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Bruce McCaskey

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About Bruce McCaskey

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    Heavyweight Boxer

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    Male
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    Seattle Area

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  1. Bruce McCaskey

    30 key anglo guides and tutorials

    I should mention that while it is an excellent resource, Bertram’s second tutor “American Fiddlestyles for the Anglo Concertina” is not intended as a beginner's first guide. It assumes the student knows the basics of the instrument and can read music. An absolute beginner would likely be lost, but someone who can already play a dozen or more tunes would be able to work with it. It is targeted at intermediate level players but I dare say many that consider themselves proficient would still find it beneficial. What I like best about it is that it really explores the fingering possibilities on the Anglo. Coming from an Irish Crossrow approach this book was eye-opening for me. Bertram's website has some issues as mentioned above, but this link will take you to the page to purchase this book: http://bertramlevy.com/concertina-tutor
  2. Have a great St. Paddy’s Day weekend! 

  3. Michael Arraide has an accordion shop in Kent (south of Seattle) that Bertram Levy goes to for tuning his concertinas and bandoneons. Bertram speaks highly of him and has recommended him to me multiple times. A few years ago I sent Randal Bays there to have his son's concertina tuned and Randal reported he was pleased with result. I've never met Michael but feel comfortable recommending him based on Bertram’s strong endorsement. http://www.expertaccordionrepair.com/
  4. Bruce McCaskey

    The demise of the English concertina.

    I am occasionally contacted by people in the Seattle area looking for English concertina instruction and I have no idea where to direct them. I’ve seen a few English players around over the years, but don’t have a way to contact them now. It's difficult to build the ranks if you can’t find people to teach and share what they know. I'm not saying they don’t happen, but I don’t know of any English concertina workshops in the US where one could learn the basics either. The next time I encounter an English player I intend to ask what they know of learning opportunities so that I can pass it on. In the meantime, would anyone care to recommend a particular English concertina instructor, a favored tutor book or perhaps a well presented YouTube series that might get the non-player started? I suspect the information might be of interest to some here, and I'll be happy to have something to pass on the next time I'm asked.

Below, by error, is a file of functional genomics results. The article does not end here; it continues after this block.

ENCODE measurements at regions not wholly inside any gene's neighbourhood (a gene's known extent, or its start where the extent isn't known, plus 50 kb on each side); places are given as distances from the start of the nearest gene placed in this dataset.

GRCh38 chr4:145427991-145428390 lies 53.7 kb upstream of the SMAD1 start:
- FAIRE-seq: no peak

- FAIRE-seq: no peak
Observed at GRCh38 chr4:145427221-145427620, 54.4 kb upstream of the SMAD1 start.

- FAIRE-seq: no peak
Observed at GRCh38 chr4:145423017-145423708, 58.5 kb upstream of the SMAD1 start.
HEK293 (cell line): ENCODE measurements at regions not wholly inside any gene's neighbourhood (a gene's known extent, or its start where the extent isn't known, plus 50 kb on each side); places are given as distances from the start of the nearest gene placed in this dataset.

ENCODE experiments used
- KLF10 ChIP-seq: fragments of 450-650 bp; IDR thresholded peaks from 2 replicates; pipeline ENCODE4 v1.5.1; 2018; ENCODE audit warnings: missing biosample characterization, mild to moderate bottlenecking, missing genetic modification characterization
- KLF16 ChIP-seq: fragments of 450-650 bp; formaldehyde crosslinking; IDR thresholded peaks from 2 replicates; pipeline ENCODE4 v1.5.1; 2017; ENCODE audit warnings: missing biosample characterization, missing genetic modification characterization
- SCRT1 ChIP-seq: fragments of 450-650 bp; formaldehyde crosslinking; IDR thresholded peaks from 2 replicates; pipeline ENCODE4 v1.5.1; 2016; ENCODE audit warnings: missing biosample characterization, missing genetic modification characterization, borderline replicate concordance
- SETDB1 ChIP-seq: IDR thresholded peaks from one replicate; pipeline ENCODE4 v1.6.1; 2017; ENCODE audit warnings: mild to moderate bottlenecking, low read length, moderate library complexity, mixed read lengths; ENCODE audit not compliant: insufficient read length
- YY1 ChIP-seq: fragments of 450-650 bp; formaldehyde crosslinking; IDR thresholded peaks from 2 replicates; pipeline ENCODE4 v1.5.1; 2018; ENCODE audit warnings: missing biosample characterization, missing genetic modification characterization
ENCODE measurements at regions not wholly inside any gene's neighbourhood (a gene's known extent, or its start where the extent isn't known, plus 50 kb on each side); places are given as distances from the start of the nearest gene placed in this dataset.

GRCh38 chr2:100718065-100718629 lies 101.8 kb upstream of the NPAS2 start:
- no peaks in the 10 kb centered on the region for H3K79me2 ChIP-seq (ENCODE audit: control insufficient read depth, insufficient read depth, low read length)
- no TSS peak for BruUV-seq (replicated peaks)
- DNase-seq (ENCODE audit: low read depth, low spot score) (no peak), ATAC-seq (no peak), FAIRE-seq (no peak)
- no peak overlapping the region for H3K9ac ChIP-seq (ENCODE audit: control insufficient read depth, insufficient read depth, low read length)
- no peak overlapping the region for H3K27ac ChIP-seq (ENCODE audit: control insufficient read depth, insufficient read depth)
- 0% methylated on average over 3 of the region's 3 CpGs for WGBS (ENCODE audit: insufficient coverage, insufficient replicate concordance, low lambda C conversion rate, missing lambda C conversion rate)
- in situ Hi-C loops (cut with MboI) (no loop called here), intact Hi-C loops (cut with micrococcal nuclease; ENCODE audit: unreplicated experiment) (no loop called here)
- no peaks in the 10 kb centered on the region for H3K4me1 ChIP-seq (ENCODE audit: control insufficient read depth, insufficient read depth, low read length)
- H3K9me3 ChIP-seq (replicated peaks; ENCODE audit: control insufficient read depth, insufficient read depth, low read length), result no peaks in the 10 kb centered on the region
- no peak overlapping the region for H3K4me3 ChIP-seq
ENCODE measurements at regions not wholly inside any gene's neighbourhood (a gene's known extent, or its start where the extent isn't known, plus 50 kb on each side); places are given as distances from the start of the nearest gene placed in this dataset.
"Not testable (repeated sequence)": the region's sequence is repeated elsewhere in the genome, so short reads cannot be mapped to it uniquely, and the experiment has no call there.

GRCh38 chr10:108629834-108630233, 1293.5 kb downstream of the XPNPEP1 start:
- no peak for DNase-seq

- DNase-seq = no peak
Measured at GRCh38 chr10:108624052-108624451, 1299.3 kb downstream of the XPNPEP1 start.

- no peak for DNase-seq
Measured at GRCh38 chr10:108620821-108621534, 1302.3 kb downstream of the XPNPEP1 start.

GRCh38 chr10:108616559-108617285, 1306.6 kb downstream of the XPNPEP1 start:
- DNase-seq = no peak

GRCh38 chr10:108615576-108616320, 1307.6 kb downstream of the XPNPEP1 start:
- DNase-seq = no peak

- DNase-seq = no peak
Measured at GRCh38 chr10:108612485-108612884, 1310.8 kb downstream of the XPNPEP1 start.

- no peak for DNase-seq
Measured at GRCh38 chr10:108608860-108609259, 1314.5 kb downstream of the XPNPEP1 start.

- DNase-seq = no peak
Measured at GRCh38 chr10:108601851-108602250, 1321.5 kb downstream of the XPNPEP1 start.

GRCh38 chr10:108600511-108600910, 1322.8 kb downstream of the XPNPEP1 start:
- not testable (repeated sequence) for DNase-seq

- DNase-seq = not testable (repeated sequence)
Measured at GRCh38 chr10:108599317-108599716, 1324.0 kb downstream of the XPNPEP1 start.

5. Bruce McCaskey

    Morse Ceili CG - SOLD

    I checked with Clint and he reports that this instrument has been sold.
  6. Bruce McCaskey

    Anglo playing guidance needed

    I often have difficulty with Bertram’s website, but I know he offers direct sales of his “American Fiddle Styles” concertina tutor and will ship to the UK and other countries. I suggest you contact him directly at this site if you’d like to purchase a copy. http://bertramlevy.com/contact
  7. Bruce McCaskey

    Niall Vallely

    I spoke with Niall's wife at a Childsplay performance in Seattle a few days ago. I asked if there was any chance he might some day accompany her on a tour that would come to the west coast and she said they were thinking that they might do a tour about April of next year. No commitment, but at least they are thinking that direction. I'd love to see him play in person. By the way, the Childsplay group is on their last tour and they are featuring Karen Casey as the vocalist. While I'm not a fiddle fan overall, this group, including about a dozen people playing fiddles made by Bob Child’s and a mix of other instruments (cellos, harp, guitar, banjo, keyboard, flute and whistle), put on a very entertaining show. It also included dancers and a “Hambone” performance. Google the group name “Childsplay” to get tour information, and I'll close this with a YouTube link to an example video of the Hambone performance - something I found quite unique. There are also many YouTube videos of Childsplay performances from recent years. https://m.youtube.com/watch?v=CO9KFkeYj68
  8. Bruce McCaskey

    Irish Concertina Lessons

    I'm anticipating good things from Caitlín's new website: https://www.irishconcertinalessons.com/
  9. Bruce McCaskey

    Concertina Bow Arm

    Bertram Levy addresses his approach to incorporating bow techniques in his second concertina tutor, “American Fiddle Styles for the Anglo Concertina.”